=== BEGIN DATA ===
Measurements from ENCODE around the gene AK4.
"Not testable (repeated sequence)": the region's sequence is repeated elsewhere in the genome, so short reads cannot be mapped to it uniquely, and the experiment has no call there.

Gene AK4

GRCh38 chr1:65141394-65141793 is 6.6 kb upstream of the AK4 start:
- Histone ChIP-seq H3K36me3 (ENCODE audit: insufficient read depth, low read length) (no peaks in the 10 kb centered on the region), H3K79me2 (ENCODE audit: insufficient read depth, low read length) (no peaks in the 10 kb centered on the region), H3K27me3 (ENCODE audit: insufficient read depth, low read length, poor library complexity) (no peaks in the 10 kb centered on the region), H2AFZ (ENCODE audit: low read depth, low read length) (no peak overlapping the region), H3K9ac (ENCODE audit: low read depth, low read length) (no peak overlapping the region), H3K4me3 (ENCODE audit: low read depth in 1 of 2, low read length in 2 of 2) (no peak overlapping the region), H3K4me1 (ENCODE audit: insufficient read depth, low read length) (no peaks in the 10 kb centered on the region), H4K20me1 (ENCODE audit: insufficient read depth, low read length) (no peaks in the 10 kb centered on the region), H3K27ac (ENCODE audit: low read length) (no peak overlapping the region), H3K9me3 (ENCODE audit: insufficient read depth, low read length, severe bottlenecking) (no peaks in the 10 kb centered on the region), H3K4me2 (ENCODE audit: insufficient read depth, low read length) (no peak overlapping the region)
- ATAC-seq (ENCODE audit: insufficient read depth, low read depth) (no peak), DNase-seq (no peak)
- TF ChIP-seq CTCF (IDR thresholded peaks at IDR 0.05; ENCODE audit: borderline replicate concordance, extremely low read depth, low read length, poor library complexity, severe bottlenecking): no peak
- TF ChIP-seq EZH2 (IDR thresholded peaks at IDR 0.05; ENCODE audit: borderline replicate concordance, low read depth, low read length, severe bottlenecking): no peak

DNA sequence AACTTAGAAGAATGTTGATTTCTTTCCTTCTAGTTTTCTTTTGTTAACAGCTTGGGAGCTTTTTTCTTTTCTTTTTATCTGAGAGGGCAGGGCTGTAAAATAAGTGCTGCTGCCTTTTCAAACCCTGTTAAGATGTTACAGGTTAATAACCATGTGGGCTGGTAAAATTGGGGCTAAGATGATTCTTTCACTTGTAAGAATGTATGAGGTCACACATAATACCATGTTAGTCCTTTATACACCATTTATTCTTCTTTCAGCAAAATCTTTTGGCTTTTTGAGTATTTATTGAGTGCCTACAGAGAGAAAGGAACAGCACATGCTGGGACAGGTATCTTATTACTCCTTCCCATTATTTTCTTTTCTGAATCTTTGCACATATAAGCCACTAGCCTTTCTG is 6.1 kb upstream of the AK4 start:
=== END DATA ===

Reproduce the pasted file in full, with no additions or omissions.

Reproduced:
Measurements from ENCODE around the gene AK4.
"Not testable (repeated sequence)": the region's sequence is repeated elsewhere in the genome, so short reads cannot be mapped to it uniquely, and the experiment has no call there.

Gene AK4

GRCh38 chr1:65141394-65141793 is 6.6 kb upstream of the AK4 start:
- Histone ChIP-seq H3K36me3 (ENCODE audit: insufficient read depth, low read length) (no peaks in the 10 kb centered on the region), H3K79me2 (ENCODE audit: insufficient read depth, low read length) (no peaks in the 10 kb centered on the region), H3K27me3 (ENCODE audit: insufficient read depth, low read length, poor library complexity) (no peaks in the 10 kb centered on the region), H2AFZ (ENCODE audit: low read depth, low read length) (no peak overlapping the region), H3K9ac (ENCODE audit: low read depth, low read length) (no peak overlapping the region), H3K4me3 (ENCODE audit: low read depth in 1 of 2, low read length in 2 of 2) (no peak overlapping the region), H3K4me1 (ENCODE audit: insufficient read depth, low read length) (no peaks in the 10 kb centered on the region), H4K20me1 (ENCODE audit: insufficient read depth, low read length) (no peaks in the 10 kb centered on the region), H3K27ac (ENCODE audit: low read length) (no peak overlapping the region), H3K9me3 (ENCODE audit: insufficient read depth, low read length, severe bottlenecking) (no peaks in the 10 kb centered on the region), H3K4me2 (ENCODE audit: insufficient read depth, low read length) (no peak overlapping the region)
- ATAC-seq (ENCODE audit: insufficient read depth, low read depth) (no peak), DNase-seq (no peak)
- TF ChIP-seq CTCF (IDR thresholded peaks at IDR 0.05; ENCODE audit: borderline replicate concordance, extremely low read depth, low read length, poor library complexity, severe bottlenecking): no peak
- TF ChIP-seq EZH2 (IDR thresholded peaks at IDR 0.05; ENCODE audit: borderline replicate concordance, low read depth, low read length, severe bottlenecking): no peak

DNA sequence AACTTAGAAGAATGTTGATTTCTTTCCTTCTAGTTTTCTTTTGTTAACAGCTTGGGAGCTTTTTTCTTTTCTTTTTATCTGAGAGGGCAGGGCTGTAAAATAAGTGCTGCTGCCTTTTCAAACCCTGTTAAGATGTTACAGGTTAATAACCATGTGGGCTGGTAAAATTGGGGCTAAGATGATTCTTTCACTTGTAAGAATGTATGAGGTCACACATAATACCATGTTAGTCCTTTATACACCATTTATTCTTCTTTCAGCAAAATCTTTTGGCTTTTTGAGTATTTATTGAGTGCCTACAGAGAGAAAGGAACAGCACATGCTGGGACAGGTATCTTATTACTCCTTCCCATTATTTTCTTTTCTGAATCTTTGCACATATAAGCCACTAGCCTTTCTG is 6.1 kb upstream of the AK4 start: